Close apologized, kind of, but it was one of those “I’m sorry if anyone was offended” nonapology apologies, falling back on statements like “I’ve never had a complaint in 50 years, not one” and “last time I looked, discomfort was not a major offense. I never reduced anyone to tears, no one ever ran out of the place. If I embarrassed anyone or made them feel uncomfortable, I am truly sorry, I didn’t mean to. I acknowledge having a dirty mouth, but we’re all adults.” He eventually started calling the accusations lies and said that he was quote “being crucified.”
The women told the New York Times that they felt like they’d been exploited, and that Close had violated the code of conduct that exists between ethical artists and models who pose nude for them. The existence of this code, of course, is in response to centuries of bad behavior on the part of artists. The moment in which these women felt like they could come forward existed because the Me Too movement, in response to decades of bad behavior on the part of, well, American society, was allowing women’s voices to be heard. These women felt like Close was abusing his power as top-shelf American artist; that’s the pattern that repeats itself over and over, men on the upper end of a power dynamic abusing that dynamic for their own gratification.
In January of 2018, the Times ran a story about how museums deal with Close, whether they acknowledge this behavior. The National Gallery did cancel a planned Close show, but curators from other major museums that the Times talked to skewed heavily against acknowledging it; examples of Pablo Picasso and Egon Schiele were brought up in their general thrust of “hey, the canon is full of bad apples”
So that’s the thing- with a lot of artists, and I don’t just mean visual artists, you end up having to decide where your lines are and how far you’re willing to go to separate the art from the artist. And I don’t pretend to have an easy answer for this. It’s a personal decision, probably on a case by case basis, and it ends up being between you and your conscience.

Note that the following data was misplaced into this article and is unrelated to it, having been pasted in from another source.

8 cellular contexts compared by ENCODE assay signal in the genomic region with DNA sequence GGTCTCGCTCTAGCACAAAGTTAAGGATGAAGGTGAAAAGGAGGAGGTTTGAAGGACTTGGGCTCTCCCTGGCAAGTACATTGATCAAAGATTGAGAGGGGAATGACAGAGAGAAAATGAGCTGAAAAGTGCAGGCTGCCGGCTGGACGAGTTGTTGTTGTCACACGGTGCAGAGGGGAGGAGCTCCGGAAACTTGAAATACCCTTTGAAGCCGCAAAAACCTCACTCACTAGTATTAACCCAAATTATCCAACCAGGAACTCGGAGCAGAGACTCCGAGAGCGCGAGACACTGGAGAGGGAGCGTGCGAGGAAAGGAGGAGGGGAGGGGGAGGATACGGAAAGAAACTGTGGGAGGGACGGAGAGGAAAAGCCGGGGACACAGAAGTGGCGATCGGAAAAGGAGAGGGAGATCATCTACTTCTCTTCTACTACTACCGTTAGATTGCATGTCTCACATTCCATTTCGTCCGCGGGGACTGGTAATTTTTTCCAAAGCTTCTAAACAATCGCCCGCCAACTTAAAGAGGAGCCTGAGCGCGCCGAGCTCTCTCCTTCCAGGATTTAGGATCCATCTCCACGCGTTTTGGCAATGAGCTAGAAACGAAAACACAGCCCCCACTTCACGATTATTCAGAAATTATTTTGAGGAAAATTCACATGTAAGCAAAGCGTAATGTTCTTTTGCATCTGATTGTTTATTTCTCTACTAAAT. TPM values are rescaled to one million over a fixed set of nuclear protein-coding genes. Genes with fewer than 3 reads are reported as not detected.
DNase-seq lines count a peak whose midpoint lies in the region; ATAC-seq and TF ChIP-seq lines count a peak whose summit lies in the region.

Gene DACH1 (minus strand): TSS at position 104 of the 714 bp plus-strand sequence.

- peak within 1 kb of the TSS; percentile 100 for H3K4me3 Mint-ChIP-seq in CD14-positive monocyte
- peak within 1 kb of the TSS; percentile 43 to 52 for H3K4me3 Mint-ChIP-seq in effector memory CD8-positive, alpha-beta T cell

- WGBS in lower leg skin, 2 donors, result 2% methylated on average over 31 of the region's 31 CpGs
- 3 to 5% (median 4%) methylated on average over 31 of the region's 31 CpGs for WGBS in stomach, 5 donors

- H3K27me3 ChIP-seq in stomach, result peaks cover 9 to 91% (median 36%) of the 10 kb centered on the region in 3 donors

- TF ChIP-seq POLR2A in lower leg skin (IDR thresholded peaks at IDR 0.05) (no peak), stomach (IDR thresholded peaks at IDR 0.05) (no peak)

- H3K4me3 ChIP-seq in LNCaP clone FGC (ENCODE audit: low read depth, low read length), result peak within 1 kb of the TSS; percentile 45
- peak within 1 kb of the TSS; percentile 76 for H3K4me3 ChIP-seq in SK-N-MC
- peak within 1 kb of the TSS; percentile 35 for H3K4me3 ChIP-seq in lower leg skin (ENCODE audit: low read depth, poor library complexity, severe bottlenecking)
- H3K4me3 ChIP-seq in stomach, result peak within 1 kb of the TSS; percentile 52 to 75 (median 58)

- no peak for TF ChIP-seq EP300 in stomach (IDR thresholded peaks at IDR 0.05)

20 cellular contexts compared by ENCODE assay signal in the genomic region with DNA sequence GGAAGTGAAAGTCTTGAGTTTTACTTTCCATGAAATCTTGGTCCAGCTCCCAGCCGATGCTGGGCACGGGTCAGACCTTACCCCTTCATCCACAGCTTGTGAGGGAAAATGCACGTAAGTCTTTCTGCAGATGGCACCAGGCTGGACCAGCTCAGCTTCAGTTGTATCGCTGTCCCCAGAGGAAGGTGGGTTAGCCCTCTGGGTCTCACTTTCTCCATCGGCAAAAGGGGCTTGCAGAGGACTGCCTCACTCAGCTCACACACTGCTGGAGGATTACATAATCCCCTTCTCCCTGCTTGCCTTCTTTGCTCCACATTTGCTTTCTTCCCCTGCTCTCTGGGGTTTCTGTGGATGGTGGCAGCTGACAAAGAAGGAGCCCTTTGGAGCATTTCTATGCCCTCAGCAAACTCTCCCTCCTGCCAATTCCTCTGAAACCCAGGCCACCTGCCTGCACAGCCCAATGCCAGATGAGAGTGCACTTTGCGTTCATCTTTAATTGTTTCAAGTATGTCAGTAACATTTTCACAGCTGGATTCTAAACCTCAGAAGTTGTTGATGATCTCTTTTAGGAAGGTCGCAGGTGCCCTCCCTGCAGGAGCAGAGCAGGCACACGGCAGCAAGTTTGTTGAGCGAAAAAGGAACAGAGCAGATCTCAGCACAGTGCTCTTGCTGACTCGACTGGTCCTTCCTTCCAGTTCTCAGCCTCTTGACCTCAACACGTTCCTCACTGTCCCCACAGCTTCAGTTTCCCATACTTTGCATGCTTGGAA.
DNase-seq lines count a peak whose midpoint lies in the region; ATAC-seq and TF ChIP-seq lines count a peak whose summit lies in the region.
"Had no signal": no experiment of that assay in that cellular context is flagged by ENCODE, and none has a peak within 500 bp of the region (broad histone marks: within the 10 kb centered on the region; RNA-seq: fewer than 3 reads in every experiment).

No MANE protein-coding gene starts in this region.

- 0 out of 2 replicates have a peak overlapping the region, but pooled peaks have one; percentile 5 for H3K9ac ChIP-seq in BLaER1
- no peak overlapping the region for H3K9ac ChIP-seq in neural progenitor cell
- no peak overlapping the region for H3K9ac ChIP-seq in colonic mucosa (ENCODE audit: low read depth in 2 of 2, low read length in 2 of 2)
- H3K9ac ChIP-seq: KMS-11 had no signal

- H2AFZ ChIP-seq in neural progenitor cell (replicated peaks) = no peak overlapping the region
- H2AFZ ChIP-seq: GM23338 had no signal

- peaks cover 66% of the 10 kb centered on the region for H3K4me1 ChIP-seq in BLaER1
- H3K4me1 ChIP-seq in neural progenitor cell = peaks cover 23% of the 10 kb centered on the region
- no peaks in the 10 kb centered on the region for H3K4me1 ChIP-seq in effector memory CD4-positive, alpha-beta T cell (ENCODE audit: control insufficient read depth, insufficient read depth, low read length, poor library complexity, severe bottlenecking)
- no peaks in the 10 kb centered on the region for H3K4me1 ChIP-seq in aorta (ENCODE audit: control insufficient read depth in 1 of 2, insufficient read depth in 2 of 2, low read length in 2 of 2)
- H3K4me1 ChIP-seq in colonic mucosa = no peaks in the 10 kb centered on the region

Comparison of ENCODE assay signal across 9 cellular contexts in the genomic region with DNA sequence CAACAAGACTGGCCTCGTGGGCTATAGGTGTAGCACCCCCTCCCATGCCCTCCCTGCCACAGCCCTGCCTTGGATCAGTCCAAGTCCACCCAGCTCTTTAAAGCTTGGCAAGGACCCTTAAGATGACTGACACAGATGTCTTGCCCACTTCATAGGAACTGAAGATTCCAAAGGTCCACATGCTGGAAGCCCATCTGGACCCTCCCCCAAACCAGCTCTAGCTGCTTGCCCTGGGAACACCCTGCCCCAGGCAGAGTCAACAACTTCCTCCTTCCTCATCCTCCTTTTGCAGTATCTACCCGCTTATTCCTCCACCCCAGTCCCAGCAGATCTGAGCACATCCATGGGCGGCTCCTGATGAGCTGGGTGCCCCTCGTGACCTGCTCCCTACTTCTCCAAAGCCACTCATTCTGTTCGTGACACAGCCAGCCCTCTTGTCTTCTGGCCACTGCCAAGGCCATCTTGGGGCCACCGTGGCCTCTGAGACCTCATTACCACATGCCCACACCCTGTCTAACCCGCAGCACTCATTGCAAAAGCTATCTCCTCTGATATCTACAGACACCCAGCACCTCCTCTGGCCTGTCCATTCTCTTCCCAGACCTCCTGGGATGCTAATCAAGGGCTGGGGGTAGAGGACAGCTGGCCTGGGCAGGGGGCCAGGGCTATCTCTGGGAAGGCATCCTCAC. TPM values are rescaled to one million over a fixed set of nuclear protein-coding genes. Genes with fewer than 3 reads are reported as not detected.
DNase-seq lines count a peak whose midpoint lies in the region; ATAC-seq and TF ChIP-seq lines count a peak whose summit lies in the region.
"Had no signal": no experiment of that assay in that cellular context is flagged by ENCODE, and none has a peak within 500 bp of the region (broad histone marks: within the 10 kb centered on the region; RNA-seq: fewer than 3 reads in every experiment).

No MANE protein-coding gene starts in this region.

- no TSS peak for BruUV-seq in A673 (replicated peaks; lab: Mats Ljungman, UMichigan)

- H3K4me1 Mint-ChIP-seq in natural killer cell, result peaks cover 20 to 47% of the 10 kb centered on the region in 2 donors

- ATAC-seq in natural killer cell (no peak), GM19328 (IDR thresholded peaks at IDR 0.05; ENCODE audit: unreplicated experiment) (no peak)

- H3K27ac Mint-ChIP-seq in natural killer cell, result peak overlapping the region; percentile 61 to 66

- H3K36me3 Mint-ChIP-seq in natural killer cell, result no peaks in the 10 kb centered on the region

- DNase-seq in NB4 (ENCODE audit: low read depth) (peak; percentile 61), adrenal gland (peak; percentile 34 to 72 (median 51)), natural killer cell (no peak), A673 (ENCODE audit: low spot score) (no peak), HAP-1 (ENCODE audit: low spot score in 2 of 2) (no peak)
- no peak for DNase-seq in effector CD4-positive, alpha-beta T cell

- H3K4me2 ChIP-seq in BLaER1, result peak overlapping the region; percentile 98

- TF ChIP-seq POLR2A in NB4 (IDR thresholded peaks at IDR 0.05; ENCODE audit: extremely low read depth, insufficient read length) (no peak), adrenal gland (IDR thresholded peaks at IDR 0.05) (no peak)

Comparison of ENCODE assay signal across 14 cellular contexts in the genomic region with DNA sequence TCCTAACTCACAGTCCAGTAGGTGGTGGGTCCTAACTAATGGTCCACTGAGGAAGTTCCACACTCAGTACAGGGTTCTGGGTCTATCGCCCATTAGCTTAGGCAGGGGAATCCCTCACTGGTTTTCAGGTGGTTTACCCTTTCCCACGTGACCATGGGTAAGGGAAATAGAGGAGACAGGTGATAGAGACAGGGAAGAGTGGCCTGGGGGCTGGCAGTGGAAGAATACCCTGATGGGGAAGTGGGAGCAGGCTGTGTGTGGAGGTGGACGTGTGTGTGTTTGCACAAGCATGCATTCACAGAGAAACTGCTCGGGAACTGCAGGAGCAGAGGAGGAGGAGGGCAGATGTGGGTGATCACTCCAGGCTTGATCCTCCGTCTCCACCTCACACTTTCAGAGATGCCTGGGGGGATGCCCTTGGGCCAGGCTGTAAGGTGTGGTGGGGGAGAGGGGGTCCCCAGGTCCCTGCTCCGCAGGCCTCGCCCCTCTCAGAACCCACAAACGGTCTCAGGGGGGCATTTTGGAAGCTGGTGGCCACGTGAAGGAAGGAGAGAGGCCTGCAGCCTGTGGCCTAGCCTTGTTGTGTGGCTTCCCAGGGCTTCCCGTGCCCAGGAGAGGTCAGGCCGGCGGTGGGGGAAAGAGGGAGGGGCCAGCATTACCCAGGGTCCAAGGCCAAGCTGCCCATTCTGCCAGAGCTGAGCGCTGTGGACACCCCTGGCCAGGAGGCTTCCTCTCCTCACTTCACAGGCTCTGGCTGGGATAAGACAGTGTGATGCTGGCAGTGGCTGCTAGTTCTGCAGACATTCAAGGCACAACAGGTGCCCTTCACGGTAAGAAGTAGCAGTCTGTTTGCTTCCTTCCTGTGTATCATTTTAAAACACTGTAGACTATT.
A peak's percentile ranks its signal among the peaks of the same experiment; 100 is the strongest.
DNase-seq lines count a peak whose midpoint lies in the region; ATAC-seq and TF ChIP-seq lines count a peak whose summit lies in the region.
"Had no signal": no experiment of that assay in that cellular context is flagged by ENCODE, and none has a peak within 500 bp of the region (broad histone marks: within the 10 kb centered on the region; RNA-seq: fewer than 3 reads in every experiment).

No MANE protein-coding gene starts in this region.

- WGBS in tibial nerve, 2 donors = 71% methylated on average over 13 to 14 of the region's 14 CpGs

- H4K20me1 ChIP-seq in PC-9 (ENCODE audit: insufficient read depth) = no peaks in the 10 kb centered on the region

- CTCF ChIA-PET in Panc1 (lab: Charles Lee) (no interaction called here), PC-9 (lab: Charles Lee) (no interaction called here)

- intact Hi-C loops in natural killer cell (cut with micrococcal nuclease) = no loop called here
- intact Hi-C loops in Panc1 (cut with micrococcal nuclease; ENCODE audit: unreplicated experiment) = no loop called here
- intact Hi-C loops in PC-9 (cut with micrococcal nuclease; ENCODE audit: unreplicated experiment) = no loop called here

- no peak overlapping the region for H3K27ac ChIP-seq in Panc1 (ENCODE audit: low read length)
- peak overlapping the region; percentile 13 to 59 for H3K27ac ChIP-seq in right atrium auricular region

The fact that we’re hearing more and more women’s stories now, and that we as a culture have finally started believing them, means that we’re all doing more and more of these evaluations.
I know that just in the course of writing this, I struggled back and forth between whether I should just not talk about Close at all, because of his behavior, or if it was better to go out of my way to talk about him, so that I could foreground his behavior and the issues it raises. I chose the latter, obviously, because I do think it’s important to talk this instead of just letting it sit. But I’m not 100% sure it was the right choice. I know I’m not really on fire to go check out more Chuck Close paintings any time soon.
In the specific case of unavoidable artists who behaved badly towards women, we can maybe offset some of the badness by paying more attention to art made by women. So if you want an artist of Close’s generation who also did important work with portraiture, I suggest digging into the work of Cindy Sherman. You should definitely dig into the work of Cindy Sherman. Cindy Sherman rules.
Those curators that the Times talked to are right that the canon’s full of bad apples. But it’s an abdication to look at that fact and just shrug and say hey, what’re you gonna do? On the other hand, while I can understand the ethical appeal of a personal zero-tolerance policy, the sad truth is that I think that’s emotionally unworkable in the world we live in. There are just too many core parts of our culture that are tainted in one way or another.
And if you look at the history of art, it’s unfortunate but true that a lot of the people who changed the culture in major ways are people who did things that probably should have earned them obscurity; but you can’t get a clear picture of the past without acknowledging their work. So in the end, you end up having to figure out what you can live with, how far you’re ok with telling yourself, “well, the guy seems to be a piece of crap, but his painting’s important.” That’s uncomfortable and unsatisfying. But living in the world with your eyes open can be uncomfortable and unsatisfying. The irony is that art usually helps with this. But not always.
Thank you for listening to Art Pal. Again, I’m Keith Pille. You can find me on Twitter at @keithpille. If you liked the show, please spread the word or pop out to itunes and leave a review. And of course, go on and check out the rest of the season, there’s a lot more art to talk about.